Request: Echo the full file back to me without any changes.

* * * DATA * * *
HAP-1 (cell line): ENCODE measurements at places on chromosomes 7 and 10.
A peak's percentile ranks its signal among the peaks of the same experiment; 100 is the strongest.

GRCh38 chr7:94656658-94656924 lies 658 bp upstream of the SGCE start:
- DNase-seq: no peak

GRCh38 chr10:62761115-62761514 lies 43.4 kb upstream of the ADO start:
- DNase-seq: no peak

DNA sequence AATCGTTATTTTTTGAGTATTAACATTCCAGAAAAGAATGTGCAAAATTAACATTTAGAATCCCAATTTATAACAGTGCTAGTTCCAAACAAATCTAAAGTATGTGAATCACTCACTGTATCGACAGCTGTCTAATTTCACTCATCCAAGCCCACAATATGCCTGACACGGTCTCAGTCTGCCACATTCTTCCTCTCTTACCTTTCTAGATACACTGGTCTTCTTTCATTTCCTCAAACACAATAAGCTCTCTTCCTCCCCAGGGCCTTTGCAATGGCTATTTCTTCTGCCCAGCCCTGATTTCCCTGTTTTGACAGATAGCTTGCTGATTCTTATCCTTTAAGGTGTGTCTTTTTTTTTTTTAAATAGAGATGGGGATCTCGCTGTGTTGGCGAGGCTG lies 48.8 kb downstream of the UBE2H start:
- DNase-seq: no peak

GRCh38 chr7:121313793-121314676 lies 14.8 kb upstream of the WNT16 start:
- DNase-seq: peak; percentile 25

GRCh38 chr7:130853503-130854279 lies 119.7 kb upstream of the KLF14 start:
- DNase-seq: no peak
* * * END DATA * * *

HAP-1 (cell line): ENCODE measurements at places on chromosomes 7 and 10.
A peak's percentile ranks its signal among the peaks of the same experiment; 100 is the strongest.

GRCh38 chr7:94656658-94656924 lies 658 bp upstream of the SGCE start:
- DNase-seq: no peak

GRCh38 chr10:62761115-62761514 lies 43.4 kb upstream of the ADO start:
- DNase-seq: no peak

DNA sequence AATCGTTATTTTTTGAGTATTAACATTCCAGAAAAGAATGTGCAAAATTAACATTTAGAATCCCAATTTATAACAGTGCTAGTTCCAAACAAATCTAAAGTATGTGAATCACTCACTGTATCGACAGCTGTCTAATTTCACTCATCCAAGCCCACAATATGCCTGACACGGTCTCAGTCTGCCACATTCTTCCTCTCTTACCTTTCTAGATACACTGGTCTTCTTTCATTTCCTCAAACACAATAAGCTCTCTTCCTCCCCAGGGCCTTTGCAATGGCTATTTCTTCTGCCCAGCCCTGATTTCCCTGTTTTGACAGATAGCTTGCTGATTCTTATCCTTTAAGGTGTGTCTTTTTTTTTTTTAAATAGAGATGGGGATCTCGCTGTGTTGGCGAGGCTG lies 48.8 kb downstream of the UBE2H start:
- DNase-seq: no peak

GRCh38 chr7:121313793-121314676 lies 14.8 kb upstream of the WNT16 start:
- DNase-seq: peak; percentile 25

GRCh38 chr7:130853503-130854279 lies 119.7 kb upstream of the KLF14 start:
- DNase-seq: no peak